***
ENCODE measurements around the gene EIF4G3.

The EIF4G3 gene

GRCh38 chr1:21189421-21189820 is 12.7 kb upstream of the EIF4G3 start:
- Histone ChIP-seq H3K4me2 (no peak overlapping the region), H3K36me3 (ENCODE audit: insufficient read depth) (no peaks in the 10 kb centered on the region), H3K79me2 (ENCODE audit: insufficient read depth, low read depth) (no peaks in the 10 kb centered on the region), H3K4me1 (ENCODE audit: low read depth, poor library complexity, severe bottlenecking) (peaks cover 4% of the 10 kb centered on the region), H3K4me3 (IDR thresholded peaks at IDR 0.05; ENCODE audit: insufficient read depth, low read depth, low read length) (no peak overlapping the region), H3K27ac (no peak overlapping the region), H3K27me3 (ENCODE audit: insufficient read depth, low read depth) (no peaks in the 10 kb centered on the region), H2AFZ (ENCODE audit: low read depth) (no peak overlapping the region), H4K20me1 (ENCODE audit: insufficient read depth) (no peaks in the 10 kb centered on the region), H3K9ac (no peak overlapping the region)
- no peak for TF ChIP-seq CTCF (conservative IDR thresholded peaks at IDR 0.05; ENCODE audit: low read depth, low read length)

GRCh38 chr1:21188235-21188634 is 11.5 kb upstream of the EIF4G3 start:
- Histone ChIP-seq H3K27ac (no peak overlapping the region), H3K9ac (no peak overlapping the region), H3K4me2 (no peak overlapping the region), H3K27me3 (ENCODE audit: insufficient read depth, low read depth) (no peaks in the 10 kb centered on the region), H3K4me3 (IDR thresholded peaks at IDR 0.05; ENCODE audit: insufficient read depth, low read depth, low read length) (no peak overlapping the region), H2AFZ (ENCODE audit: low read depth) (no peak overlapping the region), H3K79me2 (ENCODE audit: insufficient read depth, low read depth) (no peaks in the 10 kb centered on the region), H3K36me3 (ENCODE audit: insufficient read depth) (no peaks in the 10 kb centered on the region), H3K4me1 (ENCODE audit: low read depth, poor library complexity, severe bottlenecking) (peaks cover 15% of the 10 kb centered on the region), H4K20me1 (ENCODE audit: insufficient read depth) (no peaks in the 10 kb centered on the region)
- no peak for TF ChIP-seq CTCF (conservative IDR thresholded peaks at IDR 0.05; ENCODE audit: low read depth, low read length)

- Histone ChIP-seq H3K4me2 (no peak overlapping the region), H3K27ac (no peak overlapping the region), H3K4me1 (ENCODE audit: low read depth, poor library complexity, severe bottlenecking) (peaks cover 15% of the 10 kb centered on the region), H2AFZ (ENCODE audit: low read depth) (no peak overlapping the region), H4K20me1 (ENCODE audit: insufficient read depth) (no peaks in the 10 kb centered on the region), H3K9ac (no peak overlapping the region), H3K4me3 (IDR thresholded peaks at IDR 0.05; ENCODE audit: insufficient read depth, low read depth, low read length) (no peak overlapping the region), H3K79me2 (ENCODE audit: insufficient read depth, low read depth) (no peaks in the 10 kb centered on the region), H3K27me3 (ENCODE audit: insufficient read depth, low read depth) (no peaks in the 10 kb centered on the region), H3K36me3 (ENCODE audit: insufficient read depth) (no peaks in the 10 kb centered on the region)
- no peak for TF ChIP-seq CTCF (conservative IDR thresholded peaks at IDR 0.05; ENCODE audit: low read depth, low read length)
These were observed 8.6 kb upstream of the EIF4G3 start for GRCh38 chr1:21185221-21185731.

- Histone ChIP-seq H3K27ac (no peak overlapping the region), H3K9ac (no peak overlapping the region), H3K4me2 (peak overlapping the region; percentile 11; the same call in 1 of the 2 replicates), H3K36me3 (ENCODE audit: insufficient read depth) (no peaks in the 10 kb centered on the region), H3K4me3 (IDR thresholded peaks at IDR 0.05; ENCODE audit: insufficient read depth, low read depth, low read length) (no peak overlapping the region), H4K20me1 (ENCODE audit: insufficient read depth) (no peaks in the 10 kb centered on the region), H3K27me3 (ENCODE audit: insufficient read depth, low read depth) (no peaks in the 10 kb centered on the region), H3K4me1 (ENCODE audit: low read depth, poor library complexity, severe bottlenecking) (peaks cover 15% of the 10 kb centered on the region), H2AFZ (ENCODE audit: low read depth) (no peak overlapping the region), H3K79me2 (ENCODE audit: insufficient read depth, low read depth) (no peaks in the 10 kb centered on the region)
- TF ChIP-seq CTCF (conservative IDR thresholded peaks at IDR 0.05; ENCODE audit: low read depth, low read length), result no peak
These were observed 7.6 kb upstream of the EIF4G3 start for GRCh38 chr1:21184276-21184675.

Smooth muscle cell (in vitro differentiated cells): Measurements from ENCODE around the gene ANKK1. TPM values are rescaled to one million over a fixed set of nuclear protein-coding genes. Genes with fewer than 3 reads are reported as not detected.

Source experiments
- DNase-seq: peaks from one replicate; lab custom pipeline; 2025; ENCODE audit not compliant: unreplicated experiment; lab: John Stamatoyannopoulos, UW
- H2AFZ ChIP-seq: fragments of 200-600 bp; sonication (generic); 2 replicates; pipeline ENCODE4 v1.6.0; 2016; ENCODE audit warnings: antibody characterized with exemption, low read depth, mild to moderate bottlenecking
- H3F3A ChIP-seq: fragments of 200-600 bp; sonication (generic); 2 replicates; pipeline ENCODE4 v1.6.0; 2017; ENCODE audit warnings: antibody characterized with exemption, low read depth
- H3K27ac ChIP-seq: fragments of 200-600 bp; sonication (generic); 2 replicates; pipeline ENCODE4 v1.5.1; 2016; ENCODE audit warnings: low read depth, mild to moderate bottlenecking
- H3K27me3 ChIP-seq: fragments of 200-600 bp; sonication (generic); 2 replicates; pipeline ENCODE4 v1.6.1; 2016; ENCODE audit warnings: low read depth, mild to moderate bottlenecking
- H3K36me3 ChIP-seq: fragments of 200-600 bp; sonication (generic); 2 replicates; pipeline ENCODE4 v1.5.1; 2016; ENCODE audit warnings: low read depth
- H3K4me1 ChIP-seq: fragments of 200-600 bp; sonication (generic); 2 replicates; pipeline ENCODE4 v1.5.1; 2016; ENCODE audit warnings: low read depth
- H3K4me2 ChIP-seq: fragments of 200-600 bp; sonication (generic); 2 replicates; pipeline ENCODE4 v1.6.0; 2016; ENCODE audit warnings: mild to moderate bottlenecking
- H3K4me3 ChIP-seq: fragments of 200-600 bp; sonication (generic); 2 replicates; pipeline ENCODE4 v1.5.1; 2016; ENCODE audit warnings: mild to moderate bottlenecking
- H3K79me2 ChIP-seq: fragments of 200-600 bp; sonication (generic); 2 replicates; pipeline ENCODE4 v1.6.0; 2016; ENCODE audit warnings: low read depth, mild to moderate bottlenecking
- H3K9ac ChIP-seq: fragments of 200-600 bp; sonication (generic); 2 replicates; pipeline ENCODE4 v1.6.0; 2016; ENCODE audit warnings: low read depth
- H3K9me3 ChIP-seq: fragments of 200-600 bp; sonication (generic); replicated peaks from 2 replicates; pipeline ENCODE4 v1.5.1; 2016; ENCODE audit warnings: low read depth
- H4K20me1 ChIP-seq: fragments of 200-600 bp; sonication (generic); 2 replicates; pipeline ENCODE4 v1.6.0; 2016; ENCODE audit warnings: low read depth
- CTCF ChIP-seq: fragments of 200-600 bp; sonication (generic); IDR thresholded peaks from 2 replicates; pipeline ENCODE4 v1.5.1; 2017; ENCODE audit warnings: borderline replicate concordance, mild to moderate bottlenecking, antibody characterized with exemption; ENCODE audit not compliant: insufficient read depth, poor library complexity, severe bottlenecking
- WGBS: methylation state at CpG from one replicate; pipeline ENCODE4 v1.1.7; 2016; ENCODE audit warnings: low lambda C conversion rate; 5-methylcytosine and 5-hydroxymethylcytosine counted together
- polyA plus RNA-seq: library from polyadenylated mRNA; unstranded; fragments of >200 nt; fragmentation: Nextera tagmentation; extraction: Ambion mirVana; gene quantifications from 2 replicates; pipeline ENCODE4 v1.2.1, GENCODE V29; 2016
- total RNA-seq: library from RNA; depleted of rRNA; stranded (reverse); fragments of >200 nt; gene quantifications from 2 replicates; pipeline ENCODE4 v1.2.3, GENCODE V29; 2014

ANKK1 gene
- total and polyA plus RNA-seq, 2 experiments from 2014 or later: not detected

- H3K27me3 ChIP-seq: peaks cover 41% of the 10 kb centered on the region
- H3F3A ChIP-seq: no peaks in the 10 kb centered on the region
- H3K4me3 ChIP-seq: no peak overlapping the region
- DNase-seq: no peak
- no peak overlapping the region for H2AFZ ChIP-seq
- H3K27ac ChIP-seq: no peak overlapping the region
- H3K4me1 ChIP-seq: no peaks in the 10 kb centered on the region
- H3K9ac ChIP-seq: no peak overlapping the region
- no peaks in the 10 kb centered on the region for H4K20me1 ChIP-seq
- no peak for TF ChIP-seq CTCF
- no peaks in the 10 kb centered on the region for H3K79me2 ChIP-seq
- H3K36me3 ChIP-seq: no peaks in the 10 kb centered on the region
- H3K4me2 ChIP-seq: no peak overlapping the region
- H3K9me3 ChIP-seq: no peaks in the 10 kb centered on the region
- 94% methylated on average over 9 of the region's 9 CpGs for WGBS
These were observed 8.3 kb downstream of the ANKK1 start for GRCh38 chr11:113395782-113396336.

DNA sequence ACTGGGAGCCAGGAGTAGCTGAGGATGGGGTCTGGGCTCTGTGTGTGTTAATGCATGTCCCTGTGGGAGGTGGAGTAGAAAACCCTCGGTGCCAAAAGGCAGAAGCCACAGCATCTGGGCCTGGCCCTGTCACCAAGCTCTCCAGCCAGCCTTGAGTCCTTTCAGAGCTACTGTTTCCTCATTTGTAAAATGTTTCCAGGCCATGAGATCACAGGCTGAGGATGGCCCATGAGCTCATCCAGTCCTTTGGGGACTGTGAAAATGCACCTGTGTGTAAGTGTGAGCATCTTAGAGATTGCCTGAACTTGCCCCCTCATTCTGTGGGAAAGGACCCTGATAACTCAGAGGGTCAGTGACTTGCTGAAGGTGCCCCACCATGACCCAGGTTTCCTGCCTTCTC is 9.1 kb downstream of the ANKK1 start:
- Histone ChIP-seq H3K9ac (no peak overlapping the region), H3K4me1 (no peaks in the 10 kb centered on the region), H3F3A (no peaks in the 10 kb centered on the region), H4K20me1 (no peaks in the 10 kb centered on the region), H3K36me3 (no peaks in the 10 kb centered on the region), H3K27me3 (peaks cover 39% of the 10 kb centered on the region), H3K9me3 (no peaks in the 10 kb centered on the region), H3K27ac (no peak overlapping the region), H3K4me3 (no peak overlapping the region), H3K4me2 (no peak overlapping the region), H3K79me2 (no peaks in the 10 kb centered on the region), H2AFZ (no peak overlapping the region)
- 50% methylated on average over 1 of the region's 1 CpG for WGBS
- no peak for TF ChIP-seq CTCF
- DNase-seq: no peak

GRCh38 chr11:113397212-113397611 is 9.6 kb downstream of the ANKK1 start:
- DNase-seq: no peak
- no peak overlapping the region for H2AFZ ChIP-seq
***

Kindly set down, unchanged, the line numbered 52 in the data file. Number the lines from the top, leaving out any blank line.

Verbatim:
DNA sequence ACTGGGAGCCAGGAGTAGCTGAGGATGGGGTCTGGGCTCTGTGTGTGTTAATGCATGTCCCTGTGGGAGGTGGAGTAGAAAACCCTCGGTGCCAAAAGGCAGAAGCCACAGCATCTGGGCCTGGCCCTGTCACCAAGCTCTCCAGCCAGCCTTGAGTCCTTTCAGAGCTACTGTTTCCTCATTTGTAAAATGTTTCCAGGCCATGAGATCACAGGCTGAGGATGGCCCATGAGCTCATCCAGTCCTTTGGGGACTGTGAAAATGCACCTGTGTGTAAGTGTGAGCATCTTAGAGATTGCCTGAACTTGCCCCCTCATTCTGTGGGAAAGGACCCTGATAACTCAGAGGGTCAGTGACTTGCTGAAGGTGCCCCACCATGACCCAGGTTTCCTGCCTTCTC is 9.1 kb downstream of the ANKK1 start: